3. My favorite rewards for my little guys are cat kibble. It’s little and it must have a fantastic smell because it is their favorite and I don’t have to worry about too many calories.


  4. Good selection! I used to cut up the dried chicken strips into little pieces for training because they are so low calorie & tasty. We don’t do much training anymore so I tend to just have a selection of freeze-dried treats on hand for the odd circus dog session.

    There’s a bunch of treats in the car though because Norman hates getting in so I put one on the seat to lure him in and then a couple more once he’s in. Then of course Kaya gets one too. I bought these 100% beef jerky ones because they smell strong. They like the Wellness lamb jerky ones too.

    The dogs aren’t big fans of cookie type treats but they eat them if a cashier dishes them out.


    1. That’s clever, keeping the treats in the car. Now that it’s less hot here, I think I could get away with it myself.

      Those Wellness Jerky treats are good. I used to buy the venison ones sometimes, and only stopped when we started keeping Ziwipeak in the house. I didn’t need two kinds of venison jerky.


  5. Fruitables are a big hit around here. (Daisy loves fruit, especially peaches and blueberries.) They work for most kinds of training, except “busy outdoors” situations and agility training. For those, it’s cut up meat and cheese or homemade turkey meatballs. Jumps will only be practiced for really smelly things. When we come in, it’s traditional “cookies” (we have a ton of Bocce’s Bakery stuff lying around right now because Mom’s dogs didn’t want them) as a reward for sitting and waiting patiently. Luckily, she’s typically not picky about treats, so whatever I have on hand can be a reward. I can’t imagine dealing with food allergies, too!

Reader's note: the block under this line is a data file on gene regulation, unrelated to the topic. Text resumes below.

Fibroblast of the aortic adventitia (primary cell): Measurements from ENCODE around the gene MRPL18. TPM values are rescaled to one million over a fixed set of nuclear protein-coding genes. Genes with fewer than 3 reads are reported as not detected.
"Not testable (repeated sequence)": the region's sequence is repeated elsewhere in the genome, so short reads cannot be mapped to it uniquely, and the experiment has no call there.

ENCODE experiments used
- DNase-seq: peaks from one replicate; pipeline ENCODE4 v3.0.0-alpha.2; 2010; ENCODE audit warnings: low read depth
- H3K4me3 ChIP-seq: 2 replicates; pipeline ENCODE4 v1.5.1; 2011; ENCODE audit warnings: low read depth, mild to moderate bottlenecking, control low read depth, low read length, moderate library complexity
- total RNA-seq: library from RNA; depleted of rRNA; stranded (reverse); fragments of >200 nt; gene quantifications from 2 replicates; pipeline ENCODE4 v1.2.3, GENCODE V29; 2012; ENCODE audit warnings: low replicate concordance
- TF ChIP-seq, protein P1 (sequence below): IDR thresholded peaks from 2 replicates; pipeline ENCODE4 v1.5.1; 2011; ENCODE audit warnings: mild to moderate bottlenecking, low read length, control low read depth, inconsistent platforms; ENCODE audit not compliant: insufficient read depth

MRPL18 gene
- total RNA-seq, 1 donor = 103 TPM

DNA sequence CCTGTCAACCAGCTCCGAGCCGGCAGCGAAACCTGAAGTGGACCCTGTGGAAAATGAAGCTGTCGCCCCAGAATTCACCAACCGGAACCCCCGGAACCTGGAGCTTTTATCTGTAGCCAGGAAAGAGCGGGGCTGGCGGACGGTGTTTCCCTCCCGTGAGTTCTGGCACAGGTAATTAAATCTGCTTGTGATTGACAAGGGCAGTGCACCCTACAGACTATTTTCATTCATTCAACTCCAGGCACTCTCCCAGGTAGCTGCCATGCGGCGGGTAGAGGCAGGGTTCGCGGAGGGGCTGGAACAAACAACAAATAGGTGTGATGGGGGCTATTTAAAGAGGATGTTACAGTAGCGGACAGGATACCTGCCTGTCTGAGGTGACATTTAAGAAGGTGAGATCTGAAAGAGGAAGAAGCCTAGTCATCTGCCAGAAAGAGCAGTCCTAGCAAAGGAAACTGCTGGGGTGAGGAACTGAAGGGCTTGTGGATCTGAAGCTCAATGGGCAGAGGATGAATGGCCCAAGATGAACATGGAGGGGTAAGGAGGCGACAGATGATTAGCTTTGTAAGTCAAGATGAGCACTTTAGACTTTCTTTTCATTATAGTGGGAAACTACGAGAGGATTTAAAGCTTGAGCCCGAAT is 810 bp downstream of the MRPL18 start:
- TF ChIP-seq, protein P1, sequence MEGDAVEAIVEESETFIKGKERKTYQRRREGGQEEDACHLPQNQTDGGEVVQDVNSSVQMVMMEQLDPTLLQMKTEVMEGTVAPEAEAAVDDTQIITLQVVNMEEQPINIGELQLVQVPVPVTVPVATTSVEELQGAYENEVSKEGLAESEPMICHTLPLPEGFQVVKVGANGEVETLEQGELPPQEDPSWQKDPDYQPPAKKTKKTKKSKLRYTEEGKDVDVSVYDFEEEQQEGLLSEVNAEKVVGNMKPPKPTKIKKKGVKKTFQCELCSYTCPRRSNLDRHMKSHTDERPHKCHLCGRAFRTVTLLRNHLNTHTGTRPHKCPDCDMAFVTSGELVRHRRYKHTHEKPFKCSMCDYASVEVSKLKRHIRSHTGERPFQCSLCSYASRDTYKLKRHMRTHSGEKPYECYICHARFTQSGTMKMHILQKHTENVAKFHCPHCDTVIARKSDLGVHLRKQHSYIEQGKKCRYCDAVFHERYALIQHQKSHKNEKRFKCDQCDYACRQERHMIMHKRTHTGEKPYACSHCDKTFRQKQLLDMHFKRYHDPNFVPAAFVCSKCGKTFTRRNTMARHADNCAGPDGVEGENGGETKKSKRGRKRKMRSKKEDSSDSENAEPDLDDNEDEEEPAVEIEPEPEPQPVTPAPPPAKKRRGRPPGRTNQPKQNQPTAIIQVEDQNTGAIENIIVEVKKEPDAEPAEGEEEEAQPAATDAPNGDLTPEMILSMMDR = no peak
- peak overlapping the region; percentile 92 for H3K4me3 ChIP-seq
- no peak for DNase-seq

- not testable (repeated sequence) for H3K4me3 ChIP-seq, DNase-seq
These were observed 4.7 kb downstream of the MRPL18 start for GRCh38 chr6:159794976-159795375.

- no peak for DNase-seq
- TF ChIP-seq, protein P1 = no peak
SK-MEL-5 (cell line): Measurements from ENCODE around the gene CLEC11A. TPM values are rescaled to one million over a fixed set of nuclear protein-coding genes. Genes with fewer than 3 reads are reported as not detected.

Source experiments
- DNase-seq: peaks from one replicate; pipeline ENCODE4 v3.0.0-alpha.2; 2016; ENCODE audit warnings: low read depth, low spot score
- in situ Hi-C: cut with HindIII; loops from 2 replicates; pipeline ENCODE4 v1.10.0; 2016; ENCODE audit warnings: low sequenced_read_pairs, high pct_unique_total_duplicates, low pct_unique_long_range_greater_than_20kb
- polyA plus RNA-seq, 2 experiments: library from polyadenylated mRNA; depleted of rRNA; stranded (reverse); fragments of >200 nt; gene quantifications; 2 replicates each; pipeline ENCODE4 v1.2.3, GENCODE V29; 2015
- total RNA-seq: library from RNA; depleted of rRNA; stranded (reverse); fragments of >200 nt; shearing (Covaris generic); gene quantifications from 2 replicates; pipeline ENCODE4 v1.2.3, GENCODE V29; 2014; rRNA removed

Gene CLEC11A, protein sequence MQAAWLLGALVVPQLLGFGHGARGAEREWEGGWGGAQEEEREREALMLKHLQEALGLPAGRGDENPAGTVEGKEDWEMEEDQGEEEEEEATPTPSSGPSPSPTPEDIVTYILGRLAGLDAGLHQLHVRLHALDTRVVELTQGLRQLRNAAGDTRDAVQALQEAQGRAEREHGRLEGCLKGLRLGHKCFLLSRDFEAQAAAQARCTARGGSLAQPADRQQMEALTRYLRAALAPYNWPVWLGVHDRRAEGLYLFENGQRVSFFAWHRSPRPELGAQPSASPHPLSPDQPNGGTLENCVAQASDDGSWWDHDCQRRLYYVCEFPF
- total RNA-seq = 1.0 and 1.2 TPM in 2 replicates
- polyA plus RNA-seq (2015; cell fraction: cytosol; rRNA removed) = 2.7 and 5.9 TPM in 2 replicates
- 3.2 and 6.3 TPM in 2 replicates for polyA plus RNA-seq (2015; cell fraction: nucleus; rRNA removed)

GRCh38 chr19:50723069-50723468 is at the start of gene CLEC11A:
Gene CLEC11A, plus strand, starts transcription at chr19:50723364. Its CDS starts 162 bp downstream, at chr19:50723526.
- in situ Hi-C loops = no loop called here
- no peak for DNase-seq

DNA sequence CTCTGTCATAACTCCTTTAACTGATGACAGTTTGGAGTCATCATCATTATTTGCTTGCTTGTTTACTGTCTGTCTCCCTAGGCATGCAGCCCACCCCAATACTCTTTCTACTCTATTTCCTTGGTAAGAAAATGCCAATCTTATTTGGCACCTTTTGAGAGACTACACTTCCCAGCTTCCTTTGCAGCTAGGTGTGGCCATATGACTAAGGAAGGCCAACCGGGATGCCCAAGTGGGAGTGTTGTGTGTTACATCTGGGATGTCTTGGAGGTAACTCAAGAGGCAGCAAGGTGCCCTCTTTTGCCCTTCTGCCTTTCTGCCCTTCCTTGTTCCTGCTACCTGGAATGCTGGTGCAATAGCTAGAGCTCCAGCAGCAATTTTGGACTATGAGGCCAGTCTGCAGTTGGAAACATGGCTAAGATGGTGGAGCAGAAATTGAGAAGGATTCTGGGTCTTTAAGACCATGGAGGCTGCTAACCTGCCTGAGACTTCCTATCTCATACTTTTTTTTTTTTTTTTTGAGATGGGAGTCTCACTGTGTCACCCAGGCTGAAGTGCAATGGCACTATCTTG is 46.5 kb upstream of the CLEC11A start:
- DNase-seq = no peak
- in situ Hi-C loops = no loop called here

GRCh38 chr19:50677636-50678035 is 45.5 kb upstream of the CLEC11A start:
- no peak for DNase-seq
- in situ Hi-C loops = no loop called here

1. Silas is hilarious with fruitables. He doesn’t have a lot of experience with soft chewy treats, because they usually aren’t allergy-friendly. So, when I handed him his first fruitable, he bit in to it, then he proceeded to chew it for at least a minute. Needless to say, not an effective training treat around here!

      Silas is both picky and has food allergies. So not funny.


  6. Treats! Low to medium value are Honey Rice Puffins cereal (not crazy about the sugar, but they are cheap and I’m treating 5 dogs), Charlee Bears, and a variety of little ones from the bulk aisle at the feed store. For medium to high, it’s Pet Botanics training treats (more sugar, ugh) and dried lamb lung. The super high value rewards are hot dogs, whatever random pieces of meat I can scrounge together, and dehydrated liver. I still don’t have a dehydrator but I (and my wallet) need one.

    For treat dispensing toys, I use kibble. Right now it’s Nature’s Variety Raw Boost because I had a coupon.

    Those are the basics, but I’m always buying new ones to try.


    1. It seems like in your area you should be able to find a good dehydrator second hand. They were briefly in vogue amongst raw food people and vegans.

      I think most treat-dispensing toys are really designed for kibble. We have one or two that really don’t work with anything else, most notoriously the Buster Cube. The big reason I shelled out for two of the Nina Ottosson toys is that they have big-enough places for the treats. (And I knew Silas wouldn’t tear them up.)